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THE IDLE AMERICAN
Wednesday, January 5, 2011 • Posted January 5, 2011

Murphy’s Law Reigns…

Show me clergy who’ve seen all Christmas services go smoothly, and I’ll show you folks not yet ankle deep in the ministry ocean. As often as not, troubled waters aren’t even mentioned in the forecast.

Veteran clerics, minds filled with memories of rituals and sacraments gone wrong, smile when colleagues new in the cloth brag about precision-like Christmastime programs pulled off without a bobble.

Veteran clergy remember multiple programs that went awry. Their insistence that much of Murphy’s Law was written during Christmas programs at church is difficult to refute….

* * * * *

Overcrowded schedules, overloaded minds and overwhelming challenges make it tough for clergy to keep sharp focus on "the reason for the season." When the celebration of Jesus’ birthday ends, they are entitled to stretches of solitude in quiet places. Saunas come to mind.

For a time, they should take no calls and remain "textless." They should feel the freedom to whimper if whimpering adds to their comfort, or to laugh in the manner of hyenas if such laughing lowers blood pressure. Soothing background music—string arrangements are suggested—can help in the "unruffling" of whatever became "ruffled" during the frantic season.

Christmas has inspired, of course, great works in art, music and literature. But foibles in presentation of programs and pageants also are the stuff of which humor is honed, poems are penned, and preachers are perplexed….

* * * * *

Children are often at center stage when scripts disintegrate. Their "take" on the season is at variance with adults’. Remember, their understanding of the ritual may be limited indeed.

There could be many chapters written about children’s views of the Lord’s Supper, a ritual as common as candles in most Christmas observances. At a service planned for families with children this year, a four-year-old heard the preacher’s announcement about the Lord’s Supper. The pastor invited congregants to participate in an area adjacent to the sanctuary at program’s end.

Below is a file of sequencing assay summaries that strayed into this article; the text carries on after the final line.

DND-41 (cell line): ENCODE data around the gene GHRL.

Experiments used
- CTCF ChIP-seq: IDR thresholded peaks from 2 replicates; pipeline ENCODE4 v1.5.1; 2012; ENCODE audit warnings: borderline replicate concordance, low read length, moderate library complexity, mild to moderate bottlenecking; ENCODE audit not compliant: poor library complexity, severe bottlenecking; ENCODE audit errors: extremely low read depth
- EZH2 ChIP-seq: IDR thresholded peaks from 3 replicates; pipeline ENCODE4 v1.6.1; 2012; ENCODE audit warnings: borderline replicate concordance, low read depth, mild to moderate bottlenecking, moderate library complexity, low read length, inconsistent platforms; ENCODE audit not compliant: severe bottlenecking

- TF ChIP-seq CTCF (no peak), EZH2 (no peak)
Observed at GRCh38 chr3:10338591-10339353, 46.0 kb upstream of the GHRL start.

Upon the final "amen," the youngster begged for his folks to hurry, fearing they might "run out of food." The dad attempted to explain the symbolism—as well as he could on the run—warning that sacraments would include only a tiny bit of bread and a sip of juice. The child, pushing for higher speed, countered, "But Dad, the man said SUPPER!"…

* * * * *

Some pranks at church have been orchestrated by "PKs"—preachers’ kids. One remembered from my youth went off as planned, and the PK was tanned. The preacher, emphasizing in services leading up to Christmas that silence should prevail as participants partook of bread and cup, stirred the nine-year-old’s creative juices. The youngster’s eyes were drawn to the holes lining the back of each pew, where the tiny sacrament cups were to be placed when emptied.

On Saturday prior to the Lord’s Supper, he asked his dad about dimensions of the tiny communion cups. He learned that they were slightly more than one-half inch wide at the base, flaring to slightly more than an inch at the top. The pew holes, measuring almost 1.5 inches, had rubber rings in each that kept the cups from falling through to the floor and assured soundless placement. Surreptitiously, he removed all of the rubber rings, smiling at the prospect of the tiny containers falling through.

During the service, that’s exactly what happened. Glasses crashed against the floor for the next half-dozen seconds in rapid-fire order, like kernels exploding in a popcorn popper. (Maybe this is the reason the cups are now made of plastic.)

The congregation wondered what happened; the minister didn’t. Strict disciplinary measures—the kind we had back then—were such that the youngster’s thoughts of ever repeating the prank were out of mind—as far as the east is from the west….

* * * * *

Some Christians make sure they attend Christmas and Easter services, even if they attend none in between.

The late H. H. (Bud) Stephens, pastor of rural Bowser Community Church in San Saba County a quarter-century or so ago, noted that for 50 Sundays each year, average attendance was 23, but swelled to around 50 on Christmas and Easter Sundays.

"For those two special services, we had real altar flowers," he smiled….

* * * * *

At another church, ushers were careful to avoid seating CEO’s in pews normally taken by regular attendees.

CEO’s? Yep. Christmas/Easter/Only.

And one of ‘em complained about song selections. "Every time I go, they sing either "Silent Night" or "Up from the Grave He Arose."…

* * * * *

Dr. Newbury is a speaker in the Metroplex. Send inquiries/comments to: newbury@speakerdoc.com. Phone: 817-447-3872. Web site: www.speakerdoc.com

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